In the ongoing conversation around Responsible AI in practice, you may have heard about shifting away from opaque or black box models to transparent or white box models. Some key concerns about black box models include:
- They do not provide global variable importance, so data scientists cannot assess how potentially sensitive variables impact the model’s performance
- Low interpretability means that end users of the model must take the outputs as a given, without an opportunity to interrogate the algorithm
- The results of black box models are often presented without an opportunity to appeal or react to the algorithm’s decision, making the experience uni-directional to those most affected by the model
When confronting these concerns, some elect to use fewer deep learning or neural network models in favor of more explainable algorithms such as random forests and decision trees. But what if your use case involves classifying unstructured data, or a neural network model more accurately predicts cases of fraud than a decision tree? Can you make use of these algorithms and build responsible pipelines?
I would argue that the answer is yes. Responsible AI is a methodology that extends beyond any one algorithm and is a practice that can (and should!) be implemented when designing any AI product. While black box models lack inherent explainability, they can still be held to the same rigor and standards as any other model, especially with the robust set of Responsible AI tools that Dataiku incorporates across the board.
Start With the Data
As in any use case, good quality and well-sampled data is the foundation of a responsible and governed AI pipeline. When preparing unstructured data for a new deep learning project, be sure to measure how well the sample represents the population that the model will be used on. For instance, if you are building a model to understand and classify unstructured text in support tickets, you can use Dataiku’s native statistics tools to assess overall distributions, look for relationships between variables of interest, and check for proxies that might skew your final model results. Even in the case of unstructured data such as images or audio files, it is imperative to make sure the training data is relevant for your use case and is reflective of the real-world images the final model will come across once deployed.
Next Up: Modeling
It’s true that black box models are inherently unexplainable — meaning it’s difficult to understand how the variables themselves impact the model outputs. However, that doesn’t mean responsible outcomes are impossible to achieve, especially in the model design and testing phase. When building and experimenting with a classification model, you will want to maximize accuracy and robustness, which diagnostics tools and model assertions can help optimize for. However, these should not be the only performance indicators used to build a responsible black box model. In this case, it is imperative to make use of custom metrics to evaluate model performance, such as key fairness criteria, depending on the potential outcomes and areas of concern.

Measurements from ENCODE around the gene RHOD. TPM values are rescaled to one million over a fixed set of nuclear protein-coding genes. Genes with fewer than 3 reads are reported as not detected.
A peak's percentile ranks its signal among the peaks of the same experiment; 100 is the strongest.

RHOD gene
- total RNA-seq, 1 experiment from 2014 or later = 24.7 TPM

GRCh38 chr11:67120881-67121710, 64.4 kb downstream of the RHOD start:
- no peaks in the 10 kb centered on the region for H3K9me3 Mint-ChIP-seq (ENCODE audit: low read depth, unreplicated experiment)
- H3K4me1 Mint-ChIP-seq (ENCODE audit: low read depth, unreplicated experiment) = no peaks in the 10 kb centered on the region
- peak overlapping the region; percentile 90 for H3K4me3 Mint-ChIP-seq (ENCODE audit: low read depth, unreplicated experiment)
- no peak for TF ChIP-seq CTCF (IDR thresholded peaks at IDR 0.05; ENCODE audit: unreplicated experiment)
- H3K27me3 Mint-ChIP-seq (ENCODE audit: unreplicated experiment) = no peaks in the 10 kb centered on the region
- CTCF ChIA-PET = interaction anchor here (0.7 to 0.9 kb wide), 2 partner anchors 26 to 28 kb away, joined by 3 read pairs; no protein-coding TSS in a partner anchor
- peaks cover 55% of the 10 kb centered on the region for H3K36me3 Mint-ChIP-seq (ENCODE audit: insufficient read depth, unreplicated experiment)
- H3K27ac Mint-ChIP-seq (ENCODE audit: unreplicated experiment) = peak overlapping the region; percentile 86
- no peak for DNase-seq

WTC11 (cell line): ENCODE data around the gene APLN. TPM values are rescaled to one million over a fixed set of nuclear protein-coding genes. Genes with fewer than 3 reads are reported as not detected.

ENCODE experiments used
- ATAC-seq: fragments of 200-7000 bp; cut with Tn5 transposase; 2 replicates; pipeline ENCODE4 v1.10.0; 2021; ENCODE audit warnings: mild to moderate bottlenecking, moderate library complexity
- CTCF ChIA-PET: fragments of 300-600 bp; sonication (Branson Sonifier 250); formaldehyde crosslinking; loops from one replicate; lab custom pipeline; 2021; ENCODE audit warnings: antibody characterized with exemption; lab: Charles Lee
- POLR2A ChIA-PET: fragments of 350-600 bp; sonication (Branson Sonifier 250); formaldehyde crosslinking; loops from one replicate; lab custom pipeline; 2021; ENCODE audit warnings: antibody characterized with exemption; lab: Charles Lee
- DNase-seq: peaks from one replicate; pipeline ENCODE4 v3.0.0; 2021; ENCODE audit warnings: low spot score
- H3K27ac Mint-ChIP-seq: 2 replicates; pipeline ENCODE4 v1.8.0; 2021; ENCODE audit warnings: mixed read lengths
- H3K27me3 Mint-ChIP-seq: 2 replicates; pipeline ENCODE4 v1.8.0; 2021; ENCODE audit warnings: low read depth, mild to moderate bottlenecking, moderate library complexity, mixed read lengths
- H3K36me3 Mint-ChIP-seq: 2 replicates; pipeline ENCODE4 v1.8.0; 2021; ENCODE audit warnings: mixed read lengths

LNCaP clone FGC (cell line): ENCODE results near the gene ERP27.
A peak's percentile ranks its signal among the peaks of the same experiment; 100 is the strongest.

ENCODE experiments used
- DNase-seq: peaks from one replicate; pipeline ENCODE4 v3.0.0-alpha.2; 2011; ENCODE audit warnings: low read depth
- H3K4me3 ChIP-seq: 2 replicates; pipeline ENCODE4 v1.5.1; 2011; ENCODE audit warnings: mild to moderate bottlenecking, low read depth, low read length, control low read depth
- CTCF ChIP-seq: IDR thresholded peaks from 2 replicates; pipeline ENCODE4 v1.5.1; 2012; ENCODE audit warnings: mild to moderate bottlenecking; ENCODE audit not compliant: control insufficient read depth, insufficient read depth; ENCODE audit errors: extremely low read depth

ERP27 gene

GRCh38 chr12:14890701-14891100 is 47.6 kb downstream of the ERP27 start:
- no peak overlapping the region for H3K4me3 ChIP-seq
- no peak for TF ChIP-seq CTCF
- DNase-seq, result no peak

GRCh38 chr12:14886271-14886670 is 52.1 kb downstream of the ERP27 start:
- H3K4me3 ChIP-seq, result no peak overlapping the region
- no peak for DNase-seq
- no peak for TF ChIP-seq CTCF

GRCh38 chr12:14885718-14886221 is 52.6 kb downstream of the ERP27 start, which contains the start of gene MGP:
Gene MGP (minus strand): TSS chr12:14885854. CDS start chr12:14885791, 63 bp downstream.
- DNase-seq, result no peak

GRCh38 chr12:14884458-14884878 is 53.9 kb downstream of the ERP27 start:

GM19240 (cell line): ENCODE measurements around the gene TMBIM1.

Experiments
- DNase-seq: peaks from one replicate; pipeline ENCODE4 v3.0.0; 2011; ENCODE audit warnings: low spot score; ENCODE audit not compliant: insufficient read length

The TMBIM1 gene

When determining which model to use in production, the visual ML review in Dataiku also provides opportunities to measure how well the model performs across subgroups of interest, partial dependence plots to measure variable influence, and neighborhood explorations which gives insight into how changes in model inputs affect predictions. This, in turn, gives you an opportunity to explore what-if analysis on even opaque neural networks.
Monitoring and Feedback
Finally, when building a robust and fair model, you want to make sure it remains that way over time. Even if a model cannot provide global explanations for how it is built, Dataiku’s visual ML provides insight into row-level explanations using Shapley or ICE. This can help your end users make sense of why an algorithm made a certain decision in a specific case and give insight into potential areas of remediation to change the model outcome.
Speaking of changing models, you can use metrics and checks to ensure that your model stays fair or equitable in its performance even as it is deployed in real time. Custom monitoring tools and stress tests ensure your model does not lose performance on the Responsible AI metrics that are most important in your use case. Additionally, individual level explanations can be outputted via the Dataiku API, so even real-time scoring can benefit from transparency into how a model made a specific decision.
A critical component of any Responsible AI pipeline is ensuring that end users have a chance to react to model predictions and provide feedback on overall performance. For example, when outputting product recommendations to clients, a simple question like “Are these recommendations relevant to you?” give the data team a great deal of information on how well the model is doing in the real world. In other cases, you may want to provide opportunity for end users to write long-form responses to the model decision, or have clearly listed how they can appeal the results of a decision in a transparent manner. Even if the model used in the pipeline is opaque or black box, the way in which it is deployed and presented to users doesn’t have to be!
While these steps are important in creating a Responsible AI system, they are not the only requirements for safely scaling Everyday AI. An established governance protocol (like with Govern) as well the use of best practices in MLOps can help you ensure that even the most opaque black box models can be regulated and built in a reliable manner.